A Reverence of Botany
January 9th, 2018
It made it to nearly seventy degrees today. The botanical gardens in Athens were dotted with those shiny-eyed souls who rush the outdoors as soon as conditions allow. Under the pagoda, next to the black marble rotating globe, a ladybug landed on my arm – the blood orange kind with faded spots. She stayed with me for nearly five minutes and I counted my blessings for such a visit. I also wondered how she survived the kinked polar vortex that had overstayed its welcome the week before.
When she left, I wandered into the tropical plant greenhouse, reacquainting myself with the fruits that had surprised me so long ago in Hawai`i. Mangosteen, cacao, deliciously lilting lilikoi. This last one is also known as passionfruit and had singlehandedly convinced me, on my fifth day in the islands, to stay, when some boring and self-important voice was trying to convince me to leave. Luckily the passionfruit had its way. I couldn't imagine leaving a place where something so exquisite had flourished.
But back to Georgia and the Athens garden. I kept crossing paths with an older gentleman who circled the same pedestrian walkways as I. He was about sixty and had a thick head of black hair with a jacket to match. I saw him again in the greenhouse and absentmindedly followed him down the slightly sloped footpath encased by a box of tropics. We both stopped before the kava tree (Piper methysticum), though I was a few feet behind and to the left of him. He may not have known I was watching, because his next moment was one of immersion. He reached out his big bear hand and cradled a slender branch where the freckled nodules had not yet formed. Then he closed his eyes and stayed that way for almost a minute. Neither one of us moved. When his eyes opened again, he leaned into the main trunk of the kava tree and gently kissed it.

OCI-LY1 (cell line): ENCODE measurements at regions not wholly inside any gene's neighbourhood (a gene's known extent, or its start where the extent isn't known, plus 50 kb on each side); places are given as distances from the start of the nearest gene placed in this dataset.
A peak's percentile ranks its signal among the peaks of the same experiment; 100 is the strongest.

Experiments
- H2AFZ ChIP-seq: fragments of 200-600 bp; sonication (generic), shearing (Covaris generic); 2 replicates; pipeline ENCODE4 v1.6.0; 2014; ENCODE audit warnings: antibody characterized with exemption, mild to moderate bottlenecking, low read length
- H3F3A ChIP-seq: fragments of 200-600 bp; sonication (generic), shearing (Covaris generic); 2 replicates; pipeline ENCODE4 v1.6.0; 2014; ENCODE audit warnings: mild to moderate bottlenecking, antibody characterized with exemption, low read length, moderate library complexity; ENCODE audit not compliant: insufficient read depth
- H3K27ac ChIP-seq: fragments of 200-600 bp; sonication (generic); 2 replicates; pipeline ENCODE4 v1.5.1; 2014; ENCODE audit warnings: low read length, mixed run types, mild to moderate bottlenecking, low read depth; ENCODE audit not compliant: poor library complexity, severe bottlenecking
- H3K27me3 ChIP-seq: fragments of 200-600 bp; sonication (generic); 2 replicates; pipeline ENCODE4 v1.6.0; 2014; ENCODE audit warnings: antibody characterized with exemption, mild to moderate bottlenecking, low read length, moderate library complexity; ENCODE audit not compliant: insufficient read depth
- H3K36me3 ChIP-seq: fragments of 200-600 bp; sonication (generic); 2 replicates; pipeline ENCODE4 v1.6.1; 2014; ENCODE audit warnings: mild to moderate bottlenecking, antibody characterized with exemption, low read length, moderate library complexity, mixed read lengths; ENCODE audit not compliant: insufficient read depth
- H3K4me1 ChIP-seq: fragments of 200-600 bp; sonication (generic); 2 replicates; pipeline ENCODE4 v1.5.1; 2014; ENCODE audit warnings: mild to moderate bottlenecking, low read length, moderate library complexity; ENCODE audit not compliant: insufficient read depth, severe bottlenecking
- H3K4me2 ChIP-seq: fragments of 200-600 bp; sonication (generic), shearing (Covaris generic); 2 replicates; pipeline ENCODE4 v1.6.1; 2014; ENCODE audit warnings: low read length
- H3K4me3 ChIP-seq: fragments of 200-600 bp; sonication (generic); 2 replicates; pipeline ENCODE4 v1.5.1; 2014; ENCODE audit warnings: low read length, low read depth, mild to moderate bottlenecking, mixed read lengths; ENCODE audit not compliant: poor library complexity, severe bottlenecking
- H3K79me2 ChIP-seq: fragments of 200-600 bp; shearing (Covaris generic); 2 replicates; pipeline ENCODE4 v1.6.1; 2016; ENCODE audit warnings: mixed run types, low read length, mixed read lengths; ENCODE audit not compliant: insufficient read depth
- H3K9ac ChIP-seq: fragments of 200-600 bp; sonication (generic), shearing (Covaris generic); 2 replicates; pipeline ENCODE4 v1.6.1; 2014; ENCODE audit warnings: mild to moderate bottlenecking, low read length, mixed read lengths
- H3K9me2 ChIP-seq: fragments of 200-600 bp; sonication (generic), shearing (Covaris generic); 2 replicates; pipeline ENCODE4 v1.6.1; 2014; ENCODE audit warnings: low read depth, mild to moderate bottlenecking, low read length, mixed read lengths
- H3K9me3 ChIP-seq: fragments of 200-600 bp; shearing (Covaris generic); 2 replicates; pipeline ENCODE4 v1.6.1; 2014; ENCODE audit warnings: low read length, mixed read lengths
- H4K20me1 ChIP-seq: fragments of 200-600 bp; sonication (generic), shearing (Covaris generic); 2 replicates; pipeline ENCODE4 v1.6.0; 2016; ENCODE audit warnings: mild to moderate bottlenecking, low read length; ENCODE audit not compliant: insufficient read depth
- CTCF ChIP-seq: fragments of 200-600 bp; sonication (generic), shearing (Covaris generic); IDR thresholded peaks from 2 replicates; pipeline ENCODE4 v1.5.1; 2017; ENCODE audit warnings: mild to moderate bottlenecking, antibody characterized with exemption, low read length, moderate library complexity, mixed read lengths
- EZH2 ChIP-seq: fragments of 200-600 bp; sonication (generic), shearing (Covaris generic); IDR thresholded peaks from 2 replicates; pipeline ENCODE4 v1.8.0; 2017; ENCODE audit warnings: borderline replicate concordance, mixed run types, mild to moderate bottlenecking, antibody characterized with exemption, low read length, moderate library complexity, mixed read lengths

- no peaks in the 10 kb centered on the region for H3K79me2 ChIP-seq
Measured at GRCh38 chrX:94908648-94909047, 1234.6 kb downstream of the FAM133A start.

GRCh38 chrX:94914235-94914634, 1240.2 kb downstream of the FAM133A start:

Concerned that my presence might have been intrusive if noticed, I walked away before he fully emerged from the cocoon he inhabited – a vacuum stripped of time or appointments or obligations. I was (and wasn't) surprised to find myself crying. He had pulled me, without knowing, into a vacuum of my own, into that startling space of reverence that we all somehow know, those pockets of the extraordinary into which we all sometimes stumble. Somehow, I think there are more of these spaces around us than we realize, secret alternates in perspective floating around us like thought bubbles in a comic strip. Maybe, in my case, it was the combination of us all: him, me, the chemicals released by the plants that tickled some sleepy part of my brain. A shared experience.
They usually are, though we might not always know it.
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